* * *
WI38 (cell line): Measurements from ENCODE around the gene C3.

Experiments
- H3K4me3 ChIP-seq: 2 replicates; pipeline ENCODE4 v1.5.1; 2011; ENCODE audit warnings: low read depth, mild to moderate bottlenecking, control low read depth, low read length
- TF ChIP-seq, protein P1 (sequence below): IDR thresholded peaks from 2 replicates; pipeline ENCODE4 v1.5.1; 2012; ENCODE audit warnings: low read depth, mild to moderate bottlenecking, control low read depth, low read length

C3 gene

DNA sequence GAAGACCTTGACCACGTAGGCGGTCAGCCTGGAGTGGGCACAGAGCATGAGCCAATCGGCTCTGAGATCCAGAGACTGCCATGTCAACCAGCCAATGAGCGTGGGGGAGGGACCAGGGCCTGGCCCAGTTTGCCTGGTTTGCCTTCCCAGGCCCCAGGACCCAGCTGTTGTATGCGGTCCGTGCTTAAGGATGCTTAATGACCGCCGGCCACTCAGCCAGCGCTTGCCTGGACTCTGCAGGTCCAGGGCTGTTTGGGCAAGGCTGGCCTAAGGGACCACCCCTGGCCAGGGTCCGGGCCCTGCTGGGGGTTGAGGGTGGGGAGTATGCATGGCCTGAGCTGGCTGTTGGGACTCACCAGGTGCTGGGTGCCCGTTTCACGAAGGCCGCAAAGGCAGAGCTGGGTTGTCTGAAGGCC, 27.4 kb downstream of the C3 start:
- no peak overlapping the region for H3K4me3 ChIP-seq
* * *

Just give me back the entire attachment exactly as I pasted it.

WI38 (cell line): Measurements from ENCODE around the gene C3.

Experiments
- H3K4me3 ChIP-seq: 2 replicates; pipeline ENCODE4 v1.5.1; 2011; ENCODE audit warnings: low read depth, mild to moderate bottlenecking, control low read depth, low read length
- TF ChIP-seq, protein P1 (sequence below): IDR thresholded peaks from 2 replicates; pipeline ENCODE4 v1.5.1; 2012; ENCODE audit warnings: low read depth, mild to moderate bottlenecking, control low read depth, low read length

C3 gene

DNA sequence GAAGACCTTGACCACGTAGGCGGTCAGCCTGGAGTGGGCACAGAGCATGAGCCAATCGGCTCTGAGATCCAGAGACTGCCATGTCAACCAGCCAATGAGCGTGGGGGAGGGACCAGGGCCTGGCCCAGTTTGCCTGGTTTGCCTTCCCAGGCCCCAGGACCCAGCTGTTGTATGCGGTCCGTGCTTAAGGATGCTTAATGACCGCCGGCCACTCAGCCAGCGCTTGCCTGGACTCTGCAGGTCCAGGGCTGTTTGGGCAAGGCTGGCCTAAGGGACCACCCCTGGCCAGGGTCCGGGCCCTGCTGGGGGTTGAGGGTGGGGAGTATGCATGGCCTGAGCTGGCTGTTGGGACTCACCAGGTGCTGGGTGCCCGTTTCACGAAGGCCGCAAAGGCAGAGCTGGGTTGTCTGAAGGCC, 27.4 kb downstream of the C3 start:
- no peak overlapping the region for H3K4me3 ChIP-seq